Exploiting asynchronous delivery at the tertiary level: Transitioning from the traditional to the flipped model

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Title: Exploiting asynchronous delivery at the tertiary level: Transitioning from the traditional to the flipped model
Author: Keith, Lyn R.
Abstract: In recent years, educators, particularly those within the tertiary level landscape, have been subject to criticisms for their apparent inability to effectively educate students; in particular, their failure to explore the potential of technology. These criticisms have generated even more concern as the educational landscape is characterized by the inclusion of information communication technologies and their potential to facilitate digital learning. The asynchronous or Location Independent Learning (LIL) is a student-centred mode of delivery which posits the idea that students learn the same material at different times and locations. Compared to the traditional, synchronous mode of delivery, the level of convenience provided by the asynchronous modality provides opportunities for individualized pace and deeper reflection. The "flipped" or "inverted" classroom is proposed as one such way of reaching students, by speaking their digital language while at the same time creating opportunities for the development and harnessing of the critical thinking skills that could allow them to navigate the professional and social world thereafter. Using action research, this study reports on the transition from a partial to fully flipped video classroom format at a tertiary level institution in Trinidad and Tobago, as a potential means to incorporate: 1) an asynchronous component that could allow for more schedule flexibility and appeal to a millennial audience; and 2) a synchronous, interactive face-to-face component that focuses on problem solving, collaboration, crafting, and creating. The primary objectives of this study were to determine students' perception of the flipped classroom as well as to map the progression of learning in both iterations.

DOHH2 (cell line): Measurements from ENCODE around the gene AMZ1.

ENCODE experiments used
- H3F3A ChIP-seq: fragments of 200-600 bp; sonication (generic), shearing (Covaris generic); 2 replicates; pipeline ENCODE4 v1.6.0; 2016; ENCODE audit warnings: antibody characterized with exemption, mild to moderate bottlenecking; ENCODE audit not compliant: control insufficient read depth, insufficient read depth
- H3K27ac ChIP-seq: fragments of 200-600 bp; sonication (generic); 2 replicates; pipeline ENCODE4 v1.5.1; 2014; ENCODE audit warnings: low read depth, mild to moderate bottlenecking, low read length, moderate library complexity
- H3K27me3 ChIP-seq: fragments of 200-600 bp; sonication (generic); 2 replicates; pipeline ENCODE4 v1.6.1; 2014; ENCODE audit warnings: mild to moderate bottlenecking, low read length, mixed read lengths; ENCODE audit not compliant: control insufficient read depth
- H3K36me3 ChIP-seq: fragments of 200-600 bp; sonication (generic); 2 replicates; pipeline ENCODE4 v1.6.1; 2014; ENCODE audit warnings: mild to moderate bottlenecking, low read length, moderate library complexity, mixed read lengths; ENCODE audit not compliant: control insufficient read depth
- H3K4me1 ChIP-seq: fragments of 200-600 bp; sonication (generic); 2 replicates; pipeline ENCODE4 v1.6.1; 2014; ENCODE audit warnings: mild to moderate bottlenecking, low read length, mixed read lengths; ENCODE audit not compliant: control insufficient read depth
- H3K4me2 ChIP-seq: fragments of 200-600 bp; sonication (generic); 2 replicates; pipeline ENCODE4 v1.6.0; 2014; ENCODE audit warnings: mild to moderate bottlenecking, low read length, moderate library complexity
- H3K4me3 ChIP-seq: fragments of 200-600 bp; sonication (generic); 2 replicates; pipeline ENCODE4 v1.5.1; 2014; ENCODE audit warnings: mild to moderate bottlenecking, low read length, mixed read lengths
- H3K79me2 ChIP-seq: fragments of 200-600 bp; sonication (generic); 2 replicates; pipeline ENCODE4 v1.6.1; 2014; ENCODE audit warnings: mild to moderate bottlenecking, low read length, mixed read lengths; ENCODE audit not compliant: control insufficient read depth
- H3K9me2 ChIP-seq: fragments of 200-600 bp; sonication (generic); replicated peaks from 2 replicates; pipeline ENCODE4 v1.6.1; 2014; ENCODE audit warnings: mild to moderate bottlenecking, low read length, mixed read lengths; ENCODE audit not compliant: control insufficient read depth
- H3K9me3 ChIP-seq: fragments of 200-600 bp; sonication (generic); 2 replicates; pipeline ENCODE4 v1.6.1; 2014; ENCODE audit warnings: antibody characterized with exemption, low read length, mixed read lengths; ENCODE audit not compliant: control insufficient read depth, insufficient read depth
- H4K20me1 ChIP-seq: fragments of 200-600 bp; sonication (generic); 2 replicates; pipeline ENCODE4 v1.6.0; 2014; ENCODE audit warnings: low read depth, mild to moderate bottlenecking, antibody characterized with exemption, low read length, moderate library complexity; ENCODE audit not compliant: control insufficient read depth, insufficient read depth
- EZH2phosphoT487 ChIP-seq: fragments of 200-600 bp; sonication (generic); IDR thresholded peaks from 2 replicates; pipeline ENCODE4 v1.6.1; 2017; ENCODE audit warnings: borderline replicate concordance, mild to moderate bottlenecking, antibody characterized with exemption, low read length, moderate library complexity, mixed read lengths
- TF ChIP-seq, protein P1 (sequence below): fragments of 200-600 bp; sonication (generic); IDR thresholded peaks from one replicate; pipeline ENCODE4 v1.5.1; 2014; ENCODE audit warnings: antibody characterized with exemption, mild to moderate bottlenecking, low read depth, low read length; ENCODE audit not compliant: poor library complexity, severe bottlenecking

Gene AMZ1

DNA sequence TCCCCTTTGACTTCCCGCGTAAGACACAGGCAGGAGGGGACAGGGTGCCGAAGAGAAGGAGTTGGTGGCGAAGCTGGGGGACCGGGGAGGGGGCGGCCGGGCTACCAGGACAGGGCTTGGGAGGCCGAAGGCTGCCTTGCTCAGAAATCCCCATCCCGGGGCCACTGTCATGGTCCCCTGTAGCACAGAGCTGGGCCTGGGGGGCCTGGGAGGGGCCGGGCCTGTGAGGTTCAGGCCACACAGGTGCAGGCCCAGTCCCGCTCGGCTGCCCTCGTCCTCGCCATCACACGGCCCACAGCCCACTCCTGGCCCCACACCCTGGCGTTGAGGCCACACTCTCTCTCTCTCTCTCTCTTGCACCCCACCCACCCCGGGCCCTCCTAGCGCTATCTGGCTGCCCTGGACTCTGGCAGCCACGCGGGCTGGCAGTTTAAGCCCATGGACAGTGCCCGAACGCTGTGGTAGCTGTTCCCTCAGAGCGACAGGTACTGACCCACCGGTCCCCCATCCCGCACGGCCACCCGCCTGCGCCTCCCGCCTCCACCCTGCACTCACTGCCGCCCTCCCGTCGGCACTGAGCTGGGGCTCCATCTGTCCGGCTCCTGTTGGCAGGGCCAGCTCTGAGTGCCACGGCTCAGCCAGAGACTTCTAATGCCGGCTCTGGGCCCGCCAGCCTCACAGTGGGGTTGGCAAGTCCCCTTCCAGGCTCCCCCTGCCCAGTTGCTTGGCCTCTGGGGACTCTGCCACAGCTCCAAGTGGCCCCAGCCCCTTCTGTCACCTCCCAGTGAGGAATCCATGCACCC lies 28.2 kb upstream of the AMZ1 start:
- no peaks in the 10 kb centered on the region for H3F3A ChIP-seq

Description: Paper presented at the Regional Conference on Institutionalising Best Practice in Higher Education, UWI, St. Augustine, Trinidad and Tobago, 24-26 June, 2015.
URI: http://hdl.handle.net/2139/40087
Date: 2015-07-15

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